There is a limit to what the government can do: it is not possible to employ all the people in the country.

It is also true that many African countries hosted the ANC leadership during the freedom struggle. Without this help, the leaders would not have been able to win the struggle. There is, therefore, a moral obligation on South Africa to help people from other African countries. But it is a responsibility that the government should take on, as the leadership was looked after by other governments during the struggle.

IPS: What can be done to address the root causes of the violence?

PM: The violence can only be stopped through the leadership of the broad political spectrum. This entails a vision for the future and getting communities to understand that the government will address their problems.

It is of the utmost importance that the poor get housing, water, roads etc. A sense of hope has to be created. If there is no hope, people do not take responsibility for their actions.

There is a large body of predominantly black, uneducated people who have not been absorbed into the economy. The means should be created for them to be absorbed. They should not be given houses, but an opportunity to earn money through which they are empowered to buy their own houses.

A strong law enforcement component is needed to ensure stability, and in the long and medium term, education has to be stepped up.

The Department of Home Affairs needs to come to the party. We have millions of foreigners in this country. I cannot understand why Home Affairs has not set up refugee camps…(perhaps) because they did not want to send out a message to potential refugees that they will be welcomed here. It could also be that government wanted to avoid the cost implications of establishing refugee camps. But if the choice is between spending money and violence, I prefer the first option.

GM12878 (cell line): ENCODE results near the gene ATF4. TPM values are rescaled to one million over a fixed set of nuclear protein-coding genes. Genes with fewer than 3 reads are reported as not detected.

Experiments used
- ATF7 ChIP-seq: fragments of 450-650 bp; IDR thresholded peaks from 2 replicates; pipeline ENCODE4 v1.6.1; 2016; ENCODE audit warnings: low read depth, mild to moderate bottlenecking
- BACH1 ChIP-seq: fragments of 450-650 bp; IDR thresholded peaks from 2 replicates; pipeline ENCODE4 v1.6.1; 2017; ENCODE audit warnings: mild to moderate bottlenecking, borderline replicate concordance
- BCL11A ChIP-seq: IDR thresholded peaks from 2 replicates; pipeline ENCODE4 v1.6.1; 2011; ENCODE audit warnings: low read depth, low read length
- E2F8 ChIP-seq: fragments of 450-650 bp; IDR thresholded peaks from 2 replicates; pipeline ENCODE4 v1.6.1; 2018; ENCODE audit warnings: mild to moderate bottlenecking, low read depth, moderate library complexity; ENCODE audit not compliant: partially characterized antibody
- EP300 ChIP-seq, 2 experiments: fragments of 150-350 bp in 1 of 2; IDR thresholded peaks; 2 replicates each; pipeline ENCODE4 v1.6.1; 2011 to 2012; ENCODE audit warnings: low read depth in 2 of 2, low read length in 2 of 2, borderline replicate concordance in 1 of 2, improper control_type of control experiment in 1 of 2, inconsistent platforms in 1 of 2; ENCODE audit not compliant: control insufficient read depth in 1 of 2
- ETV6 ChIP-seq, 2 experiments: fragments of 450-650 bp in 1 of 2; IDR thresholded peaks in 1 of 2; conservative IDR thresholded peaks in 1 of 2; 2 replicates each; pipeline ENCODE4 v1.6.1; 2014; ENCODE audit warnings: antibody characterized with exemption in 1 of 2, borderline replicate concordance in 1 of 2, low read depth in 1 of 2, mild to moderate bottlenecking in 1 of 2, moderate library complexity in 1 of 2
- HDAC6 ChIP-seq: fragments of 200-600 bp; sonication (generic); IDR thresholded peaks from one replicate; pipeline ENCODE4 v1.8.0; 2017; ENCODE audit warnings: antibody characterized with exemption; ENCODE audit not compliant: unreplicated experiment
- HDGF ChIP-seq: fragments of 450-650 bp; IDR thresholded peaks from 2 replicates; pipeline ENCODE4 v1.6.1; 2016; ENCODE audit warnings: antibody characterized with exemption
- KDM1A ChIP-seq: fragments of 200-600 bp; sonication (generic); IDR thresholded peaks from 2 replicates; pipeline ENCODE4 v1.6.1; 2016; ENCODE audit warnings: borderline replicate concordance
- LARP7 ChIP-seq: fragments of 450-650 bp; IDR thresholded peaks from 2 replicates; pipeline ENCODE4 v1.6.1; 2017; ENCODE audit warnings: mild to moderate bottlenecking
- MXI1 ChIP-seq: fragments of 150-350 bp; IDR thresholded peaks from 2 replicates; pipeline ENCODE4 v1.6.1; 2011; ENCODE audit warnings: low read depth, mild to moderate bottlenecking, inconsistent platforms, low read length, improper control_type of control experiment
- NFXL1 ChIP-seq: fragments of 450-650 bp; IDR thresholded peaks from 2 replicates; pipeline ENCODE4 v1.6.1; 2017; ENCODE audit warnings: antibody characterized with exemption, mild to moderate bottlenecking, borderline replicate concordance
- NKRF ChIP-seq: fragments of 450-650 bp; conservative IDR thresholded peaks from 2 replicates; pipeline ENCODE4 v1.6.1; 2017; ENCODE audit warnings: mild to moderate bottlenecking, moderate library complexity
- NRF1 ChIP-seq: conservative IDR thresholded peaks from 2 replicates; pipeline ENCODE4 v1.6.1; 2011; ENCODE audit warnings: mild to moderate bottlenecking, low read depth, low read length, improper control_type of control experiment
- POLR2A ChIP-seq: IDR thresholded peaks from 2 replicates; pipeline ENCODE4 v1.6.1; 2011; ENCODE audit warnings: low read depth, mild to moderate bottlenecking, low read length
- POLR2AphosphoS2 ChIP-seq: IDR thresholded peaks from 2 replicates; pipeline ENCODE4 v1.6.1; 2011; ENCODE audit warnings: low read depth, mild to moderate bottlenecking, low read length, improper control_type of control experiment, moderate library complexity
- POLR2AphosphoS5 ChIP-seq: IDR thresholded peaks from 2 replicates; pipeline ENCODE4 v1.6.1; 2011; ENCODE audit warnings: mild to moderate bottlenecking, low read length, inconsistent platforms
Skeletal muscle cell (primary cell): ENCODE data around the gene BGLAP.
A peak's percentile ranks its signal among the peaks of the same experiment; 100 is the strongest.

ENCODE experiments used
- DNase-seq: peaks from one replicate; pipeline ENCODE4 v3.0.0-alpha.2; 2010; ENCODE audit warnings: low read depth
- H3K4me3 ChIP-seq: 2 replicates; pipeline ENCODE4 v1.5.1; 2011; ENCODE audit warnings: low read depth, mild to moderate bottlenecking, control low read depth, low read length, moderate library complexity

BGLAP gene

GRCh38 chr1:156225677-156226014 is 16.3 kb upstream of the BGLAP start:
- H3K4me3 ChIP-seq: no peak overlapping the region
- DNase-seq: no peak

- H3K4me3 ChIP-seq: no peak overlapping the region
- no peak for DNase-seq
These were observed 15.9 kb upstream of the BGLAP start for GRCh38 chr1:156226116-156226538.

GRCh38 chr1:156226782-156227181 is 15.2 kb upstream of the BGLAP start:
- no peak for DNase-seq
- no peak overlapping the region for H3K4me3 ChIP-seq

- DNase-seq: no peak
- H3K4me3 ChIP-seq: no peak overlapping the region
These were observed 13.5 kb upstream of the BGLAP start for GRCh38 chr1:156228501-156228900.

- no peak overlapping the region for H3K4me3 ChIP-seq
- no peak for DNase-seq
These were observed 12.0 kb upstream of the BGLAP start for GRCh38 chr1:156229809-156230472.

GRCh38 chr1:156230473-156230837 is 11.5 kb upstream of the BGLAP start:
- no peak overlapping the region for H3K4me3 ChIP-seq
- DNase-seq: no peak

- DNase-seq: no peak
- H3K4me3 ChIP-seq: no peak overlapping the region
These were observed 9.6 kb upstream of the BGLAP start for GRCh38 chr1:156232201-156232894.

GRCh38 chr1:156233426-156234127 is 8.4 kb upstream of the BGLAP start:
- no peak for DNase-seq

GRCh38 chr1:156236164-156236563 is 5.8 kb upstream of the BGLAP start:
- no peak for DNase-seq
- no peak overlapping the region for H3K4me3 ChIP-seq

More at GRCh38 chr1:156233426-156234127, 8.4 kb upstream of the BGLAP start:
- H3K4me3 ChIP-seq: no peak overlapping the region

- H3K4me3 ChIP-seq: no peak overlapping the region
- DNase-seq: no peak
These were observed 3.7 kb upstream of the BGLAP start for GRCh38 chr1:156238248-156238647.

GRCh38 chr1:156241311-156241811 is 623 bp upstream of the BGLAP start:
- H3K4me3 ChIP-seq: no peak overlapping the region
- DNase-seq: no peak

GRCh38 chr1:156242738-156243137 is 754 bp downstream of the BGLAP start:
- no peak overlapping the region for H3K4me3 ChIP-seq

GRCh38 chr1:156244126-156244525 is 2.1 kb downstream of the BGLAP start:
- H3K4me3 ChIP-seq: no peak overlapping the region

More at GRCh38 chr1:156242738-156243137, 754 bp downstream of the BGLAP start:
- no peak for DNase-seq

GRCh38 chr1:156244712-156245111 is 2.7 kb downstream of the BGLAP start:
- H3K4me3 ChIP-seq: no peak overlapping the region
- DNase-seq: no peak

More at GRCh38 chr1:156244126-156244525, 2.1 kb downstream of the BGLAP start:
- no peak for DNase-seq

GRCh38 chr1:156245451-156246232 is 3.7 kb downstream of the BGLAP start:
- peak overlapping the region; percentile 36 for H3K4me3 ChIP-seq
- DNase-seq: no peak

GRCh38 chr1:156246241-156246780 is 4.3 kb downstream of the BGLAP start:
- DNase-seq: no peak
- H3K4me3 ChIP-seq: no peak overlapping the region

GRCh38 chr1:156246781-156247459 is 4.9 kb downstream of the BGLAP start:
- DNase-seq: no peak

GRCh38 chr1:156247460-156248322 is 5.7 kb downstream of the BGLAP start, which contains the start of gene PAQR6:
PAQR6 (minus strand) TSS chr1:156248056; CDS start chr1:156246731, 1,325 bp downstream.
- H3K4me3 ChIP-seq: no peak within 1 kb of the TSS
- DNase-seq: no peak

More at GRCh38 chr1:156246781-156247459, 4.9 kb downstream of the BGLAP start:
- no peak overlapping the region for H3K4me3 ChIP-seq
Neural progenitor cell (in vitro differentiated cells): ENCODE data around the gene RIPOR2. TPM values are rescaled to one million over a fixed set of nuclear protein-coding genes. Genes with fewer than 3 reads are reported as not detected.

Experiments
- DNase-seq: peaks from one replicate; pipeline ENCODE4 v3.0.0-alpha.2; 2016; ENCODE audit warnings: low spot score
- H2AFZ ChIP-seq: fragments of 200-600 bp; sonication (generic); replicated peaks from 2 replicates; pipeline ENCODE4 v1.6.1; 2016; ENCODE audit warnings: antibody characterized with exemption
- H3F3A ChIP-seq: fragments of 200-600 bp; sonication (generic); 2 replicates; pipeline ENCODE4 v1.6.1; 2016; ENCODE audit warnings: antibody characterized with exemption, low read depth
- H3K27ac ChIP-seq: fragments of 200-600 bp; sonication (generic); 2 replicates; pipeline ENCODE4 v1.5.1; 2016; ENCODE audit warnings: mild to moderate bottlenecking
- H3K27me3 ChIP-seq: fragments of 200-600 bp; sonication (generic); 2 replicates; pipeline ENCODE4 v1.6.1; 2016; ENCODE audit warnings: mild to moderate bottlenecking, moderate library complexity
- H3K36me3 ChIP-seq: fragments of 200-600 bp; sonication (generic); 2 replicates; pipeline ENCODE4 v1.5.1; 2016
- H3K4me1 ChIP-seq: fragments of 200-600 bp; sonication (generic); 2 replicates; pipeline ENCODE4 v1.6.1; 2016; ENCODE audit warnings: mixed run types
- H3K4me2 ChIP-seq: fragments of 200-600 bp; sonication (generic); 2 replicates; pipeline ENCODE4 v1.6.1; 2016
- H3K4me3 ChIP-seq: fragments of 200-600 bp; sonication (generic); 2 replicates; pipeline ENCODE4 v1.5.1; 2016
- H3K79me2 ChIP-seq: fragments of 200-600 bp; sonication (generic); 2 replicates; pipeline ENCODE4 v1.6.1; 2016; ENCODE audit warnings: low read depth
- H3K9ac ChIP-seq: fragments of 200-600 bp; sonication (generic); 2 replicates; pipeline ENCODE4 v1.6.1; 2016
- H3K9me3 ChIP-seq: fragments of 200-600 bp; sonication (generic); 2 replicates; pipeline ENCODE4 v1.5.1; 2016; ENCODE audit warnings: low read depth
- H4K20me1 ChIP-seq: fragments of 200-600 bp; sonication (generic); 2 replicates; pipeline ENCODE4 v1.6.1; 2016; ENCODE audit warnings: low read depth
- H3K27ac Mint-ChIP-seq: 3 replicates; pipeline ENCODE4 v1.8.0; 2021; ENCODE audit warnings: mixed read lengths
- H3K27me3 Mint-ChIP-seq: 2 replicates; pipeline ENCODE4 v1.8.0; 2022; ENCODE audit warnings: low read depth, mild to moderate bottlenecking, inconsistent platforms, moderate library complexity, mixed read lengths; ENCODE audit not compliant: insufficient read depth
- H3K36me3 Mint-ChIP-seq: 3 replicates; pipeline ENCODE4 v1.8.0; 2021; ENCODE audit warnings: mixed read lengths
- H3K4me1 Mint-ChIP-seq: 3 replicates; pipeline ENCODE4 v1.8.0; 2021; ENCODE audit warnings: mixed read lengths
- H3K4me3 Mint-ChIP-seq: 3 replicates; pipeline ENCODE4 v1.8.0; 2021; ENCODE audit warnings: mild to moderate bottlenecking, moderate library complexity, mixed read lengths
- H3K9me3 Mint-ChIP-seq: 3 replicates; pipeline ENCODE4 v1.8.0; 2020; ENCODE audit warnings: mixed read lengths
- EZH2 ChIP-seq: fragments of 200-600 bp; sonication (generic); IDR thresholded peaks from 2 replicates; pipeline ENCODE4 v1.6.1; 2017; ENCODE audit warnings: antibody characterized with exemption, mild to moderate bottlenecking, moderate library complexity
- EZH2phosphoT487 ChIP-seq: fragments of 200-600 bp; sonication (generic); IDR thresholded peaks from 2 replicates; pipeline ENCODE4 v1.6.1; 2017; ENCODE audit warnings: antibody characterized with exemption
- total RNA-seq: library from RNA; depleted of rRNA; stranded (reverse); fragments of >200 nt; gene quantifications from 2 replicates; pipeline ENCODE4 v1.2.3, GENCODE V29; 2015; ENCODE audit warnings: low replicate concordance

The question arises: if the politicians suddenly found themselves living next to hundreds of hungry, homeless and unemployed immigrants, how soon would they have established refugee camps?

The onus is on the government in power to regulate the movement of foreigners into South Africa. We have a war situation where the poor have turned on the poor.

IPS: Although there are many Zimbabweans in the country, it is often attacks on Somalis that make the headlines. Why?

PM: It could be because the Zimbabweans and other foreigners keep a relatively low profile. In contrast, Somalis are very visible. They open shops and many seem to do quite well.

IPS: The army has been deployed. Was this a wise decision?

PM: By sending in the army, the president wants to send a message to the world that he is serious. Personally, I believe there are other avenues which could have been followed. These include sending in the special forces of the police, which are trained to deal with extreme cases of violence.

I believe sending in the army is a political statement. The army can succeed in calming the violence, in which case Mbeki will be lauded. But it can also have the opposite effect: the masses can become really angry and retaliate by throwing stones and shooting at soldiers. This will lead to chaos and destabilise the country as happened in the 1980s during apartheid. In this case, Mbeki will come under fire and be severely criticised.

Republish | | Print |